While young tarantulas molt more frequently than adults, arachnids of all ages shed their old exoskeletons to make room for the new. During their molt they become fragile little things. The slightest disturbance can result in a poor molt or serious injuries to your tarantula. Your eight-legged pal will likely show numerous signs that signify an impending molt.
New world tarantulas—meaning those that come from North and South America—have what are known as urticating hairs on their abdomens. When they feel threatened, they use their legs to flick those hairs to deter predators. Urticating hairs have serrated edges and can injure predators or even kill them. Some tarantulas feel threatened very easily and shed their hairs so often that a bald spot, light in color, forms on their abdomen. When they're getting ready to molt, that spot will turn darker.
When your tarantula's getting ready to molt, you'll likely notice two prominent behavior changes: he won't eat and he'll seem less active than usual. If he doesn't eat the food you offer him after 24 hours, remove it from his enclosure. Continued refusal of food likely points to an imminent molt. If your tarantula is lethargic and thin or pacing his cage, something's wrong. Samuel Marshall, author of Tarantulas and Other Arachnids: Everything about Purchase, Care, Nutrition, Behavior and Housing, notes that likely culprits are poor humidity and parasites. If the humidity is not off, he suggests changing up the features of your arachnid's enclosure. If that doesn't work, make an appointment with an exotic vet.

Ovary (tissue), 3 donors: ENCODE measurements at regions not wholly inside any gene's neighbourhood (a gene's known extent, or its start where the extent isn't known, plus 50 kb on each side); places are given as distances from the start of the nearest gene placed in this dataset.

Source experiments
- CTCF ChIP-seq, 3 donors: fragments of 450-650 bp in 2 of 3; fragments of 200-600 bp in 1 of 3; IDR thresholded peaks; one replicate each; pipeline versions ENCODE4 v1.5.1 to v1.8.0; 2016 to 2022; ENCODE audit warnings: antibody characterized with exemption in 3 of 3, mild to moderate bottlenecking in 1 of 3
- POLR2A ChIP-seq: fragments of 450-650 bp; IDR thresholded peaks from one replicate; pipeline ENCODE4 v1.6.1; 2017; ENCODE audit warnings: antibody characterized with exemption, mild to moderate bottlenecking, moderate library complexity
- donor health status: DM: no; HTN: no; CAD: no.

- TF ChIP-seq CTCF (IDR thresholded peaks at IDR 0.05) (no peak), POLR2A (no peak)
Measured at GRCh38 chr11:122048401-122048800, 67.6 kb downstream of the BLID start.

If you look inside your tarantula's enclosure and see him upside down, don't panic. This is the last phase in the molting process, during which the old exoskeleton lifts off, enabling the new one to encase him. Almost all tarantulas turn themselves upside down when molting, and some spin a neat circular web to climb into to complete the molting process. Once the process ends—from minutes to several hours from when he turns over—he'll right himself.
It's vital that you do not touch or disturb your tarantula in any way when he's on his back. It's extremely easy to cause harm or even kill him while he's in this phase. Never place food in his enclosure just before he molts, as he's molting or immediately after he molts. The American Tarantula Society suggests waiting roughly two weeks to feed adults, but notes that young spiderlings can be fed sooner. If your tarantula doesn't seem interested in food, remove it from his enclosure and offer it to him again in two days or so. If you feed him during any of the aforementioned times, his prey, especially crickets, could attack and kill him in his fragile state.
- Tarantulas and Other Arachnids: Everything about Purchase, Care, Nutrition, Behavior, and Housing; Samuel Marshall
- The Tarantula Keeper's Guide: Comprehensive Information on Care, Housing and Feeding; Stanley Schultz and Marguerite Schultz
- The American Tarantula Society: ATS Tarantula Care Sheet [PDF]
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Located in Pittsburgh, Chris Miksen has been writing instructional articles on a wide range of topics for online publications since 2007. He currently owns and operates a vending business. Miksen has written a variety of technical and business articles throughout his writing career. He studied journalism at the Community College of Allegheny County.